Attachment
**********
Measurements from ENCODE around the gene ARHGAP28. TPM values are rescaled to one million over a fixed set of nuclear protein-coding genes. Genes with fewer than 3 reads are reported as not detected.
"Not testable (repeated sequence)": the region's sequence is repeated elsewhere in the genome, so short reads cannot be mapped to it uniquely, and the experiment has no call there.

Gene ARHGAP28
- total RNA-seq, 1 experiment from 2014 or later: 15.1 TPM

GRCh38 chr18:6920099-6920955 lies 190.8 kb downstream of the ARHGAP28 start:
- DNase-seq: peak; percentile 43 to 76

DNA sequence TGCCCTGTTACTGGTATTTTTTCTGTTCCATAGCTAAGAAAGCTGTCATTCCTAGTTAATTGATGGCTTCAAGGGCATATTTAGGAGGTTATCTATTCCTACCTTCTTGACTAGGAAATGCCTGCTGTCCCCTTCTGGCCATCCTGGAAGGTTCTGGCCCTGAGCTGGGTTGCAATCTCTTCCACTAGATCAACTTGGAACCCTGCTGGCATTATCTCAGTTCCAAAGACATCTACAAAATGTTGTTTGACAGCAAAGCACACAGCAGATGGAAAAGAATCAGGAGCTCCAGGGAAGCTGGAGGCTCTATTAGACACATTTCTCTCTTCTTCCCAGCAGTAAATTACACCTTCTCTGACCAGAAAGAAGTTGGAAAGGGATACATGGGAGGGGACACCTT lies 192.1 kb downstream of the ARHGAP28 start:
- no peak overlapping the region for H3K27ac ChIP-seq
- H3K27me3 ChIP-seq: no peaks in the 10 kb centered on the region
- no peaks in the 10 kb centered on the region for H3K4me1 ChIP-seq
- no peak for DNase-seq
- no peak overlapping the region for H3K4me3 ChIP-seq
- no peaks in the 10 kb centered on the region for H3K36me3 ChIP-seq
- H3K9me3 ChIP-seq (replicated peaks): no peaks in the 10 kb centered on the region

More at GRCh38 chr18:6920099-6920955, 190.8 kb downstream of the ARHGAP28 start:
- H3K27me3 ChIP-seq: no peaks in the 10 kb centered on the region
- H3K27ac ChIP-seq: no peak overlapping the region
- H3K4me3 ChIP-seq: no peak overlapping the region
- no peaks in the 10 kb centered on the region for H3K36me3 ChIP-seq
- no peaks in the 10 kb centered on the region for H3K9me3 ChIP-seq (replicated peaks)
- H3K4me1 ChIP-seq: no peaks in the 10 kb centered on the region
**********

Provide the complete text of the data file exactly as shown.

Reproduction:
Measurements from ENCODE around the gene ARHGAP28. TPM values are rescaled to one million over a fixed set of nuclear protein-coding genes. Genes with fewer than 3 reads are reported as not detected.
"Not testable (repeated sequence)": the region's sequence is repeated elsewhere in the genome, so short reads cannot be mapped to it uniquely, and the experiment has no call there.

Gene ARHGAP28
- total RNA-seq, 1 experiment from 2014 or later: 15.1 TPM

GRCh38 chr18:6920099-6920955 lies 190.8 kb downstream of the ARHGAP28 start:
- DNase-seq: peak; percentile 43 to 76

DNA sequence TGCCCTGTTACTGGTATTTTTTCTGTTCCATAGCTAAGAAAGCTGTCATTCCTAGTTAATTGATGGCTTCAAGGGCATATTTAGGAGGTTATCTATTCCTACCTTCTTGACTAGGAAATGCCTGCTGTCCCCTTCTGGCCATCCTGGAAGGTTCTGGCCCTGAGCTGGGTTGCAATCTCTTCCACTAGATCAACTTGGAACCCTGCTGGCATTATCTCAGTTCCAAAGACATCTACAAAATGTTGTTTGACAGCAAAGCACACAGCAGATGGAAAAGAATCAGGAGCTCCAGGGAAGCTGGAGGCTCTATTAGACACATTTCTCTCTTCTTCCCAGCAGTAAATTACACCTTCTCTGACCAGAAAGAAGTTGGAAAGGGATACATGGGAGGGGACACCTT lies 192.1 kb downstream of the ARHGAP28 start:
- no peak overlapping the region for H3K27ac ChIP-seq
- H3K27me3 ChIP-seq: no peaks in the 10 kb centered on the region
- no peaks in the 10 kb centered on the region for H3K4me1 ChIP-seq
- no peak for DNase-seq
- no peak overlapping the region for H3K4me3 ChIP-seq
- no peaks in the 10 kb centered on the region for H3K36me3 ChIP-seq
- H3K9me3 ChIP-seq (replicated peaks): no peaks in the 10 kb centered on the region

More at GRCh38 chr18:6920099-6920955, 190.8 kb downstream of the ARHGAP28 start:
- H3K27me3 ChIP-seq: no peaks in the 10 kb centered on the region
- H3K27ac ChIP-seq: no peak overlapping the region
- H3K4me3 ChIP-seq: no peak overlapping the region
- no peaks in the 10 kb centered on the region for H3K36me3 ChIP-seq
- no peaks in the 10 kb centered on the region for H3K9me3 ChIP-seq (replicated peaks)
- H3K4me1 ChIP-seq: no peaks in the 10 kb centered on the region